Student housing calls for ongoing cooperation

The University of South Carolina Beaufort's plans to create student housing on its Historic Beaufort Campus should assuage fears that hefty investment in the newer Hilton Head Gateway Campus was a sign the school would flee the city.

But if those fears have been eased, they should not be forgotten, least of all by Beaufortonians who might harbor misgivings about the house next door becoming a dorm. After all, city residents cannot bemoan their abandonment one day, then play "not-in-my-back-yard" the next.

For the record, that hasn't happened yet on any large scale. However, with the expansion of the studio arts program that will eventually anchor the north campus comes inevitable tension.

Representatives of the Old Commons Neighborhood Association -- many of whom live near the large house at 802 Carteret St. that USCB plans to purchase and convert to living quarters for 16 students -- have not staked out a position on student housing.

"We're watching what the university does, and if there's proposed intrusion, we'll step forward," said association member Maxine Lutz.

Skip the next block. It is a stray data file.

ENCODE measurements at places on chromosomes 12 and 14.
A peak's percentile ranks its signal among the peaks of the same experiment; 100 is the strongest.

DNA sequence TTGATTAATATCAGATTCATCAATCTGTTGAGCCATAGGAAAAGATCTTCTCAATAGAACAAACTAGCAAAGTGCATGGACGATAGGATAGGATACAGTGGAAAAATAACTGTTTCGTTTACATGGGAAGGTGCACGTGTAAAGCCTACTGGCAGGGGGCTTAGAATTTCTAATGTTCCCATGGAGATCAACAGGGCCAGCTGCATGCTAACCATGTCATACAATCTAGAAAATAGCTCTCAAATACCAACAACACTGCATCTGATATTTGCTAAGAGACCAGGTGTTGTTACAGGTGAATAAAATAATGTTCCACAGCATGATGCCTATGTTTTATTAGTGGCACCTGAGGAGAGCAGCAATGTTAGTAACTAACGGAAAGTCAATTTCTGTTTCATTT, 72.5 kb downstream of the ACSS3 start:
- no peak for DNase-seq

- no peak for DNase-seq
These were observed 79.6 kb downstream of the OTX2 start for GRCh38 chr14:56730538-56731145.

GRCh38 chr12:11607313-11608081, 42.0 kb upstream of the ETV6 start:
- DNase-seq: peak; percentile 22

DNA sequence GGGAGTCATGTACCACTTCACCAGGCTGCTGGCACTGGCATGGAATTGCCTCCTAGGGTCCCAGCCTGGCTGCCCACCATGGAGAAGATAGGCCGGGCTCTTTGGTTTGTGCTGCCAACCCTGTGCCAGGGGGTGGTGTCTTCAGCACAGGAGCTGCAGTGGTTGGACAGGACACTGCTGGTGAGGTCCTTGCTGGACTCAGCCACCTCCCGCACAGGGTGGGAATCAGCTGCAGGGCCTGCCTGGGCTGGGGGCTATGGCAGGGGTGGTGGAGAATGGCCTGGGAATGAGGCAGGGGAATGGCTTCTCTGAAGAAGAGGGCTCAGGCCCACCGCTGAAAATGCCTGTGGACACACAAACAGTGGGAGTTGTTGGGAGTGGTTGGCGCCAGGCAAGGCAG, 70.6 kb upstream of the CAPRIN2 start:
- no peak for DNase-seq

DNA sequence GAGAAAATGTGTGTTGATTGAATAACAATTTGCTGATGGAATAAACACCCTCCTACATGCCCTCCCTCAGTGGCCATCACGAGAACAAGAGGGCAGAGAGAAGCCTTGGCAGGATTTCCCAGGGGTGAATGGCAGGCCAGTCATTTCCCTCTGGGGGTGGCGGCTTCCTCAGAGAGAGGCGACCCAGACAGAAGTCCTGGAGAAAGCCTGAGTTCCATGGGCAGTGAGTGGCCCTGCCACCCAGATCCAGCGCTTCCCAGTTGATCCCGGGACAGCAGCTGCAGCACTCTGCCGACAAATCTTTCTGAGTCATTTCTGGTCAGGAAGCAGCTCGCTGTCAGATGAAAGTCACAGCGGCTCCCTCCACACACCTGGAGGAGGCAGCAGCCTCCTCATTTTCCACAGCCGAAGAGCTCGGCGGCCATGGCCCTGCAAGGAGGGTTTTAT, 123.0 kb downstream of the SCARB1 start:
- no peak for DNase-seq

As well they should, given that student housing often is associated with noise, traffic and parking problems.

The project on Carteret Street won't fill the university's housing needs for long. About 25 students are in the studio-arts program now, according to Chancellor Jane Upshaw, and if it is to be distinctive, it must draw many more from across the region, if not the country.

As a result, student housing will be essential to its success, and USCB envisions enough of it to accommodate about 175 students on the Historic Beaufort campus. It goes without saying the school should be sensitive to residents' needs and desires, but neither can residents forget USCB's $10 million investment in this program or the commitment to the city it represents.

The spirit of cooperation that made the studio arts program possible in the first place must endure. A few tolerable inconveniences are better alternatives than a lifeless or abandoned campus near the heart of the city.